“Maybe it’s the Inquisitor,” Clary said, feeling suddenly cold.
“She could get in on her own,” said Jace. “Any Shadowhunter could. The Institute is only closed to mundanes and Downworlders.”
Clary felt her heart contract. “Simon!” she said. “It must be him!”
“Oh, for goodness’ sake,” yawned Isabelle, “is he really waking us up at this ungodly hour just to prove his love to you or something? Couldn’t he have called? Mundane men are such twits.” They had reached the foyer, which was empty; Max must have gone to bed on his own. Isabelle stalked across the room and toggled a switch on the far wall. Somewhere inside the cathedral a distant rumbling thump was audible. “There,” Isabelle said. “Elevator’s on its way.”
“I can’t believe he didn’t have the dignity and presence of mind just to get drunk and pass out in some gutter,” said Jace. “I must say, I’m disappointed in the little fellow.”
Clary barely heard him. A rising sense of fear made her blood slow and thick. She remembered her dream: the angels, the ice, Simon with his bleeding wings. She shivered.
Isabelle looked at her sympathetically. “It is cold in here,” she observed. She reached up and took down what looked like a blue velvet coat from one of the coat hooks. “Here,” she said. “Put this on.”
Clary slid the coat on and drew it close around her. It was too long, but it was warm. It had a hood, too, lined with satin. Clary pushed it back so she could see the elevator doors opening.
They opened on a hollow box whose mirrored sides reflected her own pale and startled face. Without a pause for thought, she stepped inside.
Isabelle looked at her in confusion. “What are you doing?”
“It’s Simon down there,” Clary said. “I know it is.”
Suddenly, Jace was beside Clary, holding the doors open for Isabelle. “Come on, Izzy,” he said. With a theatrical sigh, she followed.
Clary tried to catch his eye as the three of them rode down in silence—Isabelle pinning up the last long coil of her hair—but Jace wouldn’t look at her. He was looking at himself sidelong in the elevator mirror, whistling softly under his breath as he always did when he was nervous. She remembered the slight tremor in his touch as he had taken hold of her in the Seelie Court. She thought of the look on Simon’s face—and then of him almost running to get away from her, vanishing into the shadows at the edge of the park. There was a knot of dread inside her chest and she didn’t know why.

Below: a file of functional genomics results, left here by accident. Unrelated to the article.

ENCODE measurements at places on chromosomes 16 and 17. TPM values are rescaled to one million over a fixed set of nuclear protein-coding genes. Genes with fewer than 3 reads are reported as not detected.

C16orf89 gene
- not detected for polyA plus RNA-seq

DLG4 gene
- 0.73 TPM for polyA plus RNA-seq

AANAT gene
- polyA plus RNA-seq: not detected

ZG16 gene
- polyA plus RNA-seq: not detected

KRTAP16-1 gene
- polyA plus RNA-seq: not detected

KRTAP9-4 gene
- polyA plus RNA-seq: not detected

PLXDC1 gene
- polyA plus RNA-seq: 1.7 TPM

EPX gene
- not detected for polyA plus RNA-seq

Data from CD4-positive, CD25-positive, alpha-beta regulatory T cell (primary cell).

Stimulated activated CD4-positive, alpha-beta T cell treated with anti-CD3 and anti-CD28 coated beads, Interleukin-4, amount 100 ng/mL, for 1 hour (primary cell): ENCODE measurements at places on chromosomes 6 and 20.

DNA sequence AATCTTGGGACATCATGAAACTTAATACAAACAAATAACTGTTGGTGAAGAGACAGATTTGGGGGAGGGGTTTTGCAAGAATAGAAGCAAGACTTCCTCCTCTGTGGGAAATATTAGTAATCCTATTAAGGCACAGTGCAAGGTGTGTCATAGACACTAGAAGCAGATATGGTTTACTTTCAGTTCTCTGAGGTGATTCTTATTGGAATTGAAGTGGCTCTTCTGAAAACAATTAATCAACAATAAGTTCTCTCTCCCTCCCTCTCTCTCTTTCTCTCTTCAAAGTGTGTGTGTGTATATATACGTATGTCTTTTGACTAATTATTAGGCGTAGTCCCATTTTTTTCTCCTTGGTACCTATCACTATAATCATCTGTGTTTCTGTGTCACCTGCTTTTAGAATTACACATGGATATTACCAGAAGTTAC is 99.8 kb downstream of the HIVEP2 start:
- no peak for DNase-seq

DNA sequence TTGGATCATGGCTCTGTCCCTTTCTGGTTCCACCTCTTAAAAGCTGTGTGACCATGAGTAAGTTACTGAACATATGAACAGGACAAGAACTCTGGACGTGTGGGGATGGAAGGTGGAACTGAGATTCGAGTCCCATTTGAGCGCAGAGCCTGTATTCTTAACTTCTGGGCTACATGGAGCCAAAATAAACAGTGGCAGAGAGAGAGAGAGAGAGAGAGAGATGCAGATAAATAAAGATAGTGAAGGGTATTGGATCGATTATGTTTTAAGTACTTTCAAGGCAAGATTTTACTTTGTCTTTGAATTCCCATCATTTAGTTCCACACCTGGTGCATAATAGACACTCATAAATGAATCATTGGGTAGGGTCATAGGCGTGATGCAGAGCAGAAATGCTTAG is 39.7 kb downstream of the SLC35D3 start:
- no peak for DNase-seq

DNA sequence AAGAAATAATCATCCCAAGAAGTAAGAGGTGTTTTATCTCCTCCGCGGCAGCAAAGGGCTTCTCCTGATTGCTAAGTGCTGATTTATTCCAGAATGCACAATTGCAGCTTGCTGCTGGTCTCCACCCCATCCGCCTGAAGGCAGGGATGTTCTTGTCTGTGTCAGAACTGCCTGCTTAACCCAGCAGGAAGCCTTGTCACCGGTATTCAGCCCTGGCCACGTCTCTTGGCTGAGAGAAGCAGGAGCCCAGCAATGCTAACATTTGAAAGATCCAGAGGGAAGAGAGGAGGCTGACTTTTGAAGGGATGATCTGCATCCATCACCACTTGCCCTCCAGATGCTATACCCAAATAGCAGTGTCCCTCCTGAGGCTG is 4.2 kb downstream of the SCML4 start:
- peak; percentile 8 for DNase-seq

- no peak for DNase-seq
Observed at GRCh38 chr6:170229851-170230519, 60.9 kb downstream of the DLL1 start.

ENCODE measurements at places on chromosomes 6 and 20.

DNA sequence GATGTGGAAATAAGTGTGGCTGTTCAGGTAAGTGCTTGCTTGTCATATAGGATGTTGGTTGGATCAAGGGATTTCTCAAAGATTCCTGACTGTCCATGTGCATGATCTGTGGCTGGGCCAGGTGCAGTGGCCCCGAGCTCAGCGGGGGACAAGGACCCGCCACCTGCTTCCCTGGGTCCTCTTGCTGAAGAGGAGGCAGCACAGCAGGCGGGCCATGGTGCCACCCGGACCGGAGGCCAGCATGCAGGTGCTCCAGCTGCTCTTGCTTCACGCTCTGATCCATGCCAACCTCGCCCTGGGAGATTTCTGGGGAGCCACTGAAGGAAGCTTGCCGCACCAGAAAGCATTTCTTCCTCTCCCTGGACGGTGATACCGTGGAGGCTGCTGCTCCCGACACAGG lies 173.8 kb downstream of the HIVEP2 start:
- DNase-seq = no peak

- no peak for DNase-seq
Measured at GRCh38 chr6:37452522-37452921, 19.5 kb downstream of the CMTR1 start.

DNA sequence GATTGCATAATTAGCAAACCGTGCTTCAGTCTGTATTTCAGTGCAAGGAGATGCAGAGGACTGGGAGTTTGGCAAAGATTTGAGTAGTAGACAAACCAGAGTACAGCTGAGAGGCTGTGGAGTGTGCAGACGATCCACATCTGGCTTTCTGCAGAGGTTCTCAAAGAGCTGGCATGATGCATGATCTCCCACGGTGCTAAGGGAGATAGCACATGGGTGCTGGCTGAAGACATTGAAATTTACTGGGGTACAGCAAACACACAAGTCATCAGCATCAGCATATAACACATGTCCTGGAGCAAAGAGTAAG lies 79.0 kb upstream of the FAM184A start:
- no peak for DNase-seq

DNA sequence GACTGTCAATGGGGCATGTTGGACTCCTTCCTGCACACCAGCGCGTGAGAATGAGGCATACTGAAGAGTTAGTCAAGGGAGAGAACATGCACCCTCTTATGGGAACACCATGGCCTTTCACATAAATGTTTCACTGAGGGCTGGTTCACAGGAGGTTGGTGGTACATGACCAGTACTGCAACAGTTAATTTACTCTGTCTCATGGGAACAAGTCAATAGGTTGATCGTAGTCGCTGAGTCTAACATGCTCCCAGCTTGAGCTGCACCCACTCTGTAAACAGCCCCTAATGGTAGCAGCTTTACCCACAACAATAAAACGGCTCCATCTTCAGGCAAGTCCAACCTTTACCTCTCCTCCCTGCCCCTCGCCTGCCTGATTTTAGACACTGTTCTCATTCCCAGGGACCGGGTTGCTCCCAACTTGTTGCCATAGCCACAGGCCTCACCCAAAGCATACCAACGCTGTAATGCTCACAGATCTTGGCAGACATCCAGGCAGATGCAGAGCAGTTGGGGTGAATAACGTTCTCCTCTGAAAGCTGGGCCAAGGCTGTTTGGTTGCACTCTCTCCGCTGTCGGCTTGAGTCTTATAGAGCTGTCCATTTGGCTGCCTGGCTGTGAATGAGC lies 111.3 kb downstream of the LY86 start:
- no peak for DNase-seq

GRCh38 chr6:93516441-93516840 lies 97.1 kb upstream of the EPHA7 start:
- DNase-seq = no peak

The elevator doors opened onto the nave of the cathedral, alive with the dancing light of candles. She pushed past Jace in her hurry to get out of the elevator and practically ran down the narrow aisle between the pews. She stumbled on the dragging edge of her coat and bunched it up impatiently in her hand before dashing to the wide double doors. On the inside they were barred with bronze bolts the size of Clary’s arms. As she reached for the highest bolt, the bell rang through the church again. She heard Isabelle whisper something to Jace, and then Clary was hauling on the bolt, dragging it back, and she felt Jace’s hand over hers, helping her pull the heavy doors open.
Night air swept in, guttering the candles in their brackets. The air smelled of city: of salt and fumes, cooling concrete and garbage, and underneath those familiar smells, the scent of copper, like the tang of a new penny.
At first Clary thought the steps were empty. Then she blinked and saw Raphael standing there, his head of black curls tousled by the night breeze, his white shirt open at the neck to show the scar in the hollow of his throat. In his arms he held a body. That was all Clary saw as she stared at him in bewilderment, a body. Someone very dead, arms and legs dangling like limp ropes, head fallen back to expose the mangled throat. She felt Jace’s hand tighten around her arm like a vise, and only then did she look more closely and see the familiar corduroy jacket with its torn sleeve, the blue T-shirt underneath now stained and spotted with blood, and she screamed.
The scream made no sound. Clary felt her knees give and would have slid to the ground if Jace hadn’t been holding her up. “Don’t look,” he said in her ear. “For God’s sake, don’t look.” But she couldn’t not look at the blood matting Simon’s brown hair, his torn throat, the gashes along his dangling wrists. Black spots dotted her vision as she fought for breath.